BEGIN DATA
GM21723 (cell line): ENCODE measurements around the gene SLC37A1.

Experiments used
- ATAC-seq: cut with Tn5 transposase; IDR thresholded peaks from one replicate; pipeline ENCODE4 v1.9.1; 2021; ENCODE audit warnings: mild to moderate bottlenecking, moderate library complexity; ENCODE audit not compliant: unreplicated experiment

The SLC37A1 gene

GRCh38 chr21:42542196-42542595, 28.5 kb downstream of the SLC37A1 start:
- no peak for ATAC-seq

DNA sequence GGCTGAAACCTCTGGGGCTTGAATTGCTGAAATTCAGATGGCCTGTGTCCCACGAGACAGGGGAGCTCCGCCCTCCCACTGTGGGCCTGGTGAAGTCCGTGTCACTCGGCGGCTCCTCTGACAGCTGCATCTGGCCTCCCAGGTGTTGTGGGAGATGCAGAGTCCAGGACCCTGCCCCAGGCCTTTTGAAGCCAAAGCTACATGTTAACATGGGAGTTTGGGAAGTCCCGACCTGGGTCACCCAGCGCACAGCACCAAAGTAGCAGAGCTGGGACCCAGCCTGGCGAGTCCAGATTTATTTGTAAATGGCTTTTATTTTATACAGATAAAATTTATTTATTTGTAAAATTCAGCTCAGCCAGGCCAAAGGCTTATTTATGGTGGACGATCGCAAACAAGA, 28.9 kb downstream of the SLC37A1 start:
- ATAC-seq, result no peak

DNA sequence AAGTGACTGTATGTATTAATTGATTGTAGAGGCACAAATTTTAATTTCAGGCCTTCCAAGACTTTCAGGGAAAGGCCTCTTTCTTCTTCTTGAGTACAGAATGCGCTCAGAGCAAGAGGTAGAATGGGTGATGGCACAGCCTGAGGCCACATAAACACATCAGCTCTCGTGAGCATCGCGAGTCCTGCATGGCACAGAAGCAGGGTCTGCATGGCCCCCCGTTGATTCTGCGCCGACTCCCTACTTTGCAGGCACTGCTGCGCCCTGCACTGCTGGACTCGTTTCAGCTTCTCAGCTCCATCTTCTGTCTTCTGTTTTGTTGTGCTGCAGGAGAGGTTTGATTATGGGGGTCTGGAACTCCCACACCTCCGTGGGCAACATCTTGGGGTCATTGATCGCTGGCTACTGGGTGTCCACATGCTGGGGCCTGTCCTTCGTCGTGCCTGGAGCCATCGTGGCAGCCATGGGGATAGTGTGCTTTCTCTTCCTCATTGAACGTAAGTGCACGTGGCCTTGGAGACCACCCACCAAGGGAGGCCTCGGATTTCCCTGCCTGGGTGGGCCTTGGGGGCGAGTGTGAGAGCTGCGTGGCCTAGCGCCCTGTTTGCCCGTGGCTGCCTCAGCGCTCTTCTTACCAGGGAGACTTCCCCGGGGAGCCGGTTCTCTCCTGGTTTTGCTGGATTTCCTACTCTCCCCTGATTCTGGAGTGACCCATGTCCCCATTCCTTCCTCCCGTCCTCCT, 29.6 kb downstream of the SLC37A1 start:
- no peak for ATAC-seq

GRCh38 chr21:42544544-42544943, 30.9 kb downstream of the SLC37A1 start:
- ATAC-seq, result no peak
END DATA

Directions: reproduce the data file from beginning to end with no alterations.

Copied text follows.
GM21723 (cell line): ENCODE measurements around the gene SLC37A1.

Experiments used
- ATAC-seq: cut with Tn5 transposase; IDR thresholded peaks from one replicate; pipeline ENCODE4 v1.9.1; 2021; ENCODE audit warnings: mild to moderate bottlenecking, moderate library complexity; ENCODE audit not compliant: unreplicated experiment

The SLC37A1 gene

GRCh38 chr21:42542196-42542595, 28.5 kb downstream of the SLC37A1 start:
- no peak for ATAC-seq

DNA sequence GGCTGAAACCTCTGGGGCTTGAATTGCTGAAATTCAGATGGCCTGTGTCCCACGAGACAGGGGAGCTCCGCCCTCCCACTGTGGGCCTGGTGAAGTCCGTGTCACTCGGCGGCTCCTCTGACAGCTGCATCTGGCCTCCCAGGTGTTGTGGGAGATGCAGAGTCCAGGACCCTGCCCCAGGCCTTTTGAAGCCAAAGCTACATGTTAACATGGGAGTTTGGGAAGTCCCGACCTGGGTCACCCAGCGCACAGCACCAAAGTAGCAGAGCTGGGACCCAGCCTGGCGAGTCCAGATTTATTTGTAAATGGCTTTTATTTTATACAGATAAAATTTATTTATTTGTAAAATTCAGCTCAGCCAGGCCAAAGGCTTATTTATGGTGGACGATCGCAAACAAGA, 28.9 kb downstream of the SLC37A1 start:
- ATAC-seq, result no peak

DNA sequence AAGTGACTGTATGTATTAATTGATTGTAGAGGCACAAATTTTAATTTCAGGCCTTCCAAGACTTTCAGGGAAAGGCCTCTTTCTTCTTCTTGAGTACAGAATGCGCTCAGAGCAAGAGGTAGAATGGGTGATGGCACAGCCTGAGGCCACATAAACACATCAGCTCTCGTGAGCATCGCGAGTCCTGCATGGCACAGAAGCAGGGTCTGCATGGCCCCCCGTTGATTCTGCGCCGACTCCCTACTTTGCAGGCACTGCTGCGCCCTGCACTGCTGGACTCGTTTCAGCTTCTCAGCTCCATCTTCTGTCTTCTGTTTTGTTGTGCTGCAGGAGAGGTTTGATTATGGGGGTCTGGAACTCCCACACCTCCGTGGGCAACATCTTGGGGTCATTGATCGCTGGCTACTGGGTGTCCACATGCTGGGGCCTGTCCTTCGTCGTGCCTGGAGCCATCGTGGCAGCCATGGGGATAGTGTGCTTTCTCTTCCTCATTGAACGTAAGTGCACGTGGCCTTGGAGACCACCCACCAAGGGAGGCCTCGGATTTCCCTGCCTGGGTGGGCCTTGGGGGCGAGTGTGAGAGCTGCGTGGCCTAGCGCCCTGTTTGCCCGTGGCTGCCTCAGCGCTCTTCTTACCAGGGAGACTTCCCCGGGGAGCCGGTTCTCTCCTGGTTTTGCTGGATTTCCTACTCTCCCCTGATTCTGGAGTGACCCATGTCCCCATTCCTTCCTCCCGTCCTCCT, 29.6 kb downstream of the SLC37A1 start:
- no peak for ATAC-seq

GRCh38 chr21:42544544-42544943, 30.9 kb downstream of the SLC37A1 start:
- ATAC-seq, result no peak